aNewDomain.net — International Computer Security Day 2013 is November 30th. But you should make every day of the year a security day. Threats to your data are everywhere. And just because you don’t see them doesn’t mean they’re not there. So yes, update your password as a tribute to International Computer Security Day. And scroll below the fold for the best ways to secure your computer and mobile devices — every day of the year.
First, make sure you block email and phishing scams. It’s easier than you think.
Be especially careful if you receive a message from an unknown sender. Mark bizarre or unknown email messages as scam — post haste. And delete them as soon as you’re able. Hackers use phishing schemes to trick you into revealing your private information. I know, you’re not that naive. But phishing scams are subversive and they aren’t always easy to spot.
Kaspersky reports an 87 percent rise in phishing attacks in 2013. That’s huge. Watch out.
Always be wary of email notices coming from so-called banks.
Banks rarely if ever send emails requesting you change your login information. Typically, if a bank needs you to make a change, it’ll prompt you on the login screen after you log in with your old information.
Create a Strong Password
There is no excuse these days for creating and remembering your own passwords, let alone using the same password for multiple sites with only a slight variation. Password managers can juggle all your browser-based passwords as well as keep an encrypted vault for security information. The crew at TechPageOne has done a good job of reviewing various password managers like LastPass and Dashlane.
Neither are perfect — they each have pros and cons. But both do a good job of helping you manage multiple logins under one password. If you’re typical, you maintain up to 7 passwords, according to a recent Microsoft study. So use a password manager to keep track of those passwords — and change every password you’ve got, regardless of whether you use a password management tool, religiously.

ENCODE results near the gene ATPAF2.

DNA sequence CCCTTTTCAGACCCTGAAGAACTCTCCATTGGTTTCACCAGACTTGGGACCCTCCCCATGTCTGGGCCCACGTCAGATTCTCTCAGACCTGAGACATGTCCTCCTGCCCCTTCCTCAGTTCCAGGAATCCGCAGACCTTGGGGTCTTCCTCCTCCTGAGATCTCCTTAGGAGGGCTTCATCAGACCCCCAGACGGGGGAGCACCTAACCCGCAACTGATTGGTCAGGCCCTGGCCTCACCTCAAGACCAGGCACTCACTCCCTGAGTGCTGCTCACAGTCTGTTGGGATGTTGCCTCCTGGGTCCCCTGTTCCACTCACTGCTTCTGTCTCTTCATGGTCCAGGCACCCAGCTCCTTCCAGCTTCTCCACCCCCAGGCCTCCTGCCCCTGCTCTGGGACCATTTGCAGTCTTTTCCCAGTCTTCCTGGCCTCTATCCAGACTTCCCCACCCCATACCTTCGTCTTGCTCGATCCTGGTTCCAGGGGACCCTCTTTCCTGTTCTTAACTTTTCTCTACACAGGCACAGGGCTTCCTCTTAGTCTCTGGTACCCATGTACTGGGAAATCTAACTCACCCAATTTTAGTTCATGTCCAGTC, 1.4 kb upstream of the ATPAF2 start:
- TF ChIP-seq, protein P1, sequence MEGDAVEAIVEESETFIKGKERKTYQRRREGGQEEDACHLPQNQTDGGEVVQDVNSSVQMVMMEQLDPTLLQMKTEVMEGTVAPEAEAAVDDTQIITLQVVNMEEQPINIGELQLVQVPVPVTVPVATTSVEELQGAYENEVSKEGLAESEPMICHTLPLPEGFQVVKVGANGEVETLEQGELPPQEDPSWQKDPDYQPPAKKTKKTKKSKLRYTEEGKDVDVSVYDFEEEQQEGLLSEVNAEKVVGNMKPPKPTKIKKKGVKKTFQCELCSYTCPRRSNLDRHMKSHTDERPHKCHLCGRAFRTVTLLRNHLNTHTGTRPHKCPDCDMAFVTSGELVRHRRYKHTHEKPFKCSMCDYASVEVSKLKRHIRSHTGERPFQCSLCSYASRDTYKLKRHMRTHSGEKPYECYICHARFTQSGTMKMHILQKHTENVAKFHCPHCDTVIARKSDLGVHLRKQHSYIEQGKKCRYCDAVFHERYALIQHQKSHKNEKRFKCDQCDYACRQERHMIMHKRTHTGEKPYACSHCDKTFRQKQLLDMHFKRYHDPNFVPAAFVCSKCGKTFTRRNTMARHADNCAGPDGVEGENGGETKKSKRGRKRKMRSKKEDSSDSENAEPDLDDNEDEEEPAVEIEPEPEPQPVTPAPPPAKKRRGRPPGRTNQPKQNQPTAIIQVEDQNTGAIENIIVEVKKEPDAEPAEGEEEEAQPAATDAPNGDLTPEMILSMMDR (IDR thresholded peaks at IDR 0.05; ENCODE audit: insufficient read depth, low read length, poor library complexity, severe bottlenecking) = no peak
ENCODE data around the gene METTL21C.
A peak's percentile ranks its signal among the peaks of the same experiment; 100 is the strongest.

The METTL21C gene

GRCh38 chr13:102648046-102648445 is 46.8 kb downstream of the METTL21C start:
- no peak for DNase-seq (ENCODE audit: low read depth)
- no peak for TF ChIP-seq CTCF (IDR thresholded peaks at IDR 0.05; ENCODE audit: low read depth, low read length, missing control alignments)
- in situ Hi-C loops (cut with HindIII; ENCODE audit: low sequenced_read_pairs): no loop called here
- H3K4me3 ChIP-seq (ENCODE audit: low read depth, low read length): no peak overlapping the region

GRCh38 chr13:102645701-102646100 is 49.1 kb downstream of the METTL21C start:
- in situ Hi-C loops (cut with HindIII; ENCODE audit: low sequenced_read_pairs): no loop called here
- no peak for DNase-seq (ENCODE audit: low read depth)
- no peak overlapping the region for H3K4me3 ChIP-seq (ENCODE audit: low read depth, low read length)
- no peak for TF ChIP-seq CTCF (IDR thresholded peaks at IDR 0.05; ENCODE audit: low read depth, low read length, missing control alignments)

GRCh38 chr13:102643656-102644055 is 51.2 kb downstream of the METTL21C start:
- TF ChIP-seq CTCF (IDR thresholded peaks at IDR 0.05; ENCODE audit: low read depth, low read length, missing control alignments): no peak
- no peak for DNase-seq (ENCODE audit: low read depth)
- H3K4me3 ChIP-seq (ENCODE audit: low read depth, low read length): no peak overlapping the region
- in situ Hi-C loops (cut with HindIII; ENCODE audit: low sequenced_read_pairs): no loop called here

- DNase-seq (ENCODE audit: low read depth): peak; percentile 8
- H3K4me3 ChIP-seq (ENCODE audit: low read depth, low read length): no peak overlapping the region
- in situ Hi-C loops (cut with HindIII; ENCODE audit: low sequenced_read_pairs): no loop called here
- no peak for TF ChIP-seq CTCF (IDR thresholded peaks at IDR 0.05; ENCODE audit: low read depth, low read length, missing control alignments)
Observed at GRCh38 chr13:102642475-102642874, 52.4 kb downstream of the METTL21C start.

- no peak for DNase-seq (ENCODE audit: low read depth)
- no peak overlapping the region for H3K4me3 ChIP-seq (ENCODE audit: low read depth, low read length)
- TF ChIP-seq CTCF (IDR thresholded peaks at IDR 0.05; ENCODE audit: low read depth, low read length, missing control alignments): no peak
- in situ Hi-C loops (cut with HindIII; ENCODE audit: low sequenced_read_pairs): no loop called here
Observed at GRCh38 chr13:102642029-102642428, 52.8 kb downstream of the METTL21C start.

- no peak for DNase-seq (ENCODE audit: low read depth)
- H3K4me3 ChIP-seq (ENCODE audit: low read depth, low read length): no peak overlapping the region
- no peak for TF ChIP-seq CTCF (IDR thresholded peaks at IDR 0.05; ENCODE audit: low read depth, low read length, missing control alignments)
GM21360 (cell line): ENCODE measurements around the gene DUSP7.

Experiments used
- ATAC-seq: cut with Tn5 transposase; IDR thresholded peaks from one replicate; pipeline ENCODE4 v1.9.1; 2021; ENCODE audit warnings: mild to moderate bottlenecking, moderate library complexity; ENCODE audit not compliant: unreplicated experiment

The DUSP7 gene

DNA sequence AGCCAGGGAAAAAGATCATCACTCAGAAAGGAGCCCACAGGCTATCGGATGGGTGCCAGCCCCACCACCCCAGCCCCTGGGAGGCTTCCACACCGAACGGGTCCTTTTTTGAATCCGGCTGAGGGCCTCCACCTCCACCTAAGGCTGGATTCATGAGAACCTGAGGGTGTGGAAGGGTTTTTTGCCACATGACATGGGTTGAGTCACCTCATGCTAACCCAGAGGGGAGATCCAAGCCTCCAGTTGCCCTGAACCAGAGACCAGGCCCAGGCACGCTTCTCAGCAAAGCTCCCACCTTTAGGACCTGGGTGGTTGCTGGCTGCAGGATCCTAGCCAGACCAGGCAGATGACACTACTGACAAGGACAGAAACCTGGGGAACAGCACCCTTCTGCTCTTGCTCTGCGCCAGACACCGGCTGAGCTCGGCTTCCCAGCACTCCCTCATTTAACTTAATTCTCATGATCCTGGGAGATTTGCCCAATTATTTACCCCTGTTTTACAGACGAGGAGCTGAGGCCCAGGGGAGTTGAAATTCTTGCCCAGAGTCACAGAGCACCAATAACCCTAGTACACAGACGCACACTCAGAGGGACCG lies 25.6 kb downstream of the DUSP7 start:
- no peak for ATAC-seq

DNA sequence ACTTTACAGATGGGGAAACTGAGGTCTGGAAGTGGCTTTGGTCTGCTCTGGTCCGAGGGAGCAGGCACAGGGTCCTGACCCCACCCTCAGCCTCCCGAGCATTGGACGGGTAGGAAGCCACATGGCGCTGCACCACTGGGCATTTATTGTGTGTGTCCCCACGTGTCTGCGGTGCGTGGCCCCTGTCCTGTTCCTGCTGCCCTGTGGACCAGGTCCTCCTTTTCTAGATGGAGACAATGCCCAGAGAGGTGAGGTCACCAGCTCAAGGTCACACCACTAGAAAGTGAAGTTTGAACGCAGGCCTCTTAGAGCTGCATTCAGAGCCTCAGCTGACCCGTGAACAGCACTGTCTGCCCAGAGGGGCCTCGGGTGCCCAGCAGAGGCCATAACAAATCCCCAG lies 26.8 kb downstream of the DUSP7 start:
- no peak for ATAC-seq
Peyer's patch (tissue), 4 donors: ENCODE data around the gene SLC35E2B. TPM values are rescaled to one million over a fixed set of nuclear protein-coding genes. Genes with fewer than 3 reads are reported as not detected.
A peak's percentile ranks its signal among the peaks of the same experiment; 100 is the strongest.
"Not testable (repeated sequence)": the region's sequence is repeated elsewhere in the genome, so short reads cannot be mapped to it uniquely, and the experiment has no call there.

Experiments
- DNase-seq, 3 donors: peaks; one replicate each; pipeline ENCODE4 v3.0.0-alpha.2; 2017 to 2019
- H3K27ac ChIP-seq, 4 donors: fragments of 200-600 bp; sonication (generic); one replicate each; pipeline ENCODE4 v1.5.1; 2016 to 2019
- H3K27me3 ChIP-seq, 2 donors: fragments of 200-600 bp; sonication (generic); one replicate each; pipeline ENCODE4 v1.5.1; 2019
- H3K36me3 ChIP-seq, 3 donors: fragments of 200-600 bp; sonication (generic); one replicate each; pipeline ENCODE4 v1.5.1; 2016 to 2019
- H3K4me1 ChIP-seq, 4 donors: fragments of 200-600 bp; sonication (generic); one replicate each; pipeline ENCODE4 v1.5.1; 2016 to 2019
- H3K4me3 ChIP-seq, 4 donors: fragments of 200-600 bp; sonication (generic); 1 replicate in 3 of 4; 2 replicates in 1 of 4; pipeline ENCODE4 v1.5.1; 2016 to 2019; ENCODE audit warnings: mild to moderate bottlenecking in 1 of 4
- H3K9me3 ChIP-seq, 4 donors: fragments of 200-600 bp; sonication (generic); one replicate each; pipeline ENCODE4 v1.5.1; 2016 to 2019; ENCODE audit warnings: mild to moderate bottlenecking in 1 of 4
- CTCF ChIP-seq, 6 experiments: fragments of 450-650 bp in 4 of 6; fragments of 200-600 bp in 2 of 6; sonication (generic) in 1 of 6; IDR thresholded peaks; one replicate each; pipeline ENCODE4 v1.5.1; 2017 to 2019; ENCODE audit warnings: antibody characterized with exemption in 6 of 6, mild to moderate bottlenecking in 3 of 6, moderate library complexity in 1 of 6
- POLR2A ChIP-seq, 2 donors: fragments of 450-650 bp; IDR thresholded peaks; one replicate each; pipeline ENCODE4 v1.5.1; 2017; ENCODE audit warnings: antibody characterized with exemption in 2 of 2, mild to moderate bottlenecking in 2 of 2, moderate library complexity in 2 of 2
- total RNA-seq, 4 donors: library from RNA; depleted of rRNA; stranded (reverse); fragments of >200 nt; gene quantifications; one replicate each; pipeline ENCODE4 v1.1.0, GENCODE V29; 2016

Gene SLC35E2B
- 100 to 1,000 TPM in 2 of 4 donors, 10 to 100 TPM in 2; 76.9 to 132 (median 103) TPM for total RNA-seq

Don’t trust just anyone to support your devices. A healthy dose of paranoia pays off always.
Lately, a lot of people have received cold calls regarding support for their devices. Our ed director Gina Smith just got one from the phone number 213-286-0093. The man called “Mr. Lewis” demanded she share passwords for her Verizon accounts. Gina yelled at him, but there are better ways to secure your computer. Arm yourself with knowledge. Google unknown numbers. Recently scammers impersonated Microsoft support staff and called consumers asking for personal information and IP addresses to access their computers.
The typical phishing call usually centers around a free security checkup. The scammers sound convincing. Gina said her caller sounded like a bossy cop. And when she accused him of scamming her from a known phishing number — his associate got defensive and slammed the phone down.
With a little search on LinkedIn, the phisher could know where you work and impersonate a help desk call from your office. Beware, only allow trusted computer-support specialists to work on your devices. Fight back by Googling strange calls to your mobile. That’s how Gina found out that the bogus caller was part of a phishing scam.
Bottom line: Just be mindful of the websites you visit — and also who sends you email and who calls you. There are a ton of unethical hackers out there just waiting to use and abuse you. Get aggressive. Fight back. And if you get on the phone with the phishing scammer who called Gina, give him a piece of your mind.
Kidding. Sort of.
For aNewDomain.net, I’m Ant Pruitt.
Based in Charlotte, NC, Ant Pruitt is an IT pro, a columnist and the podcast captain at aNewDomain.net. Look for his Smartphone Photographers Community and Yet Another Tech Show. Follow him @ihavnolyfe or on Google+ and email him at Ant@aNewDomain.net. See all Ant’s articles on aNewDomain.net by following this link.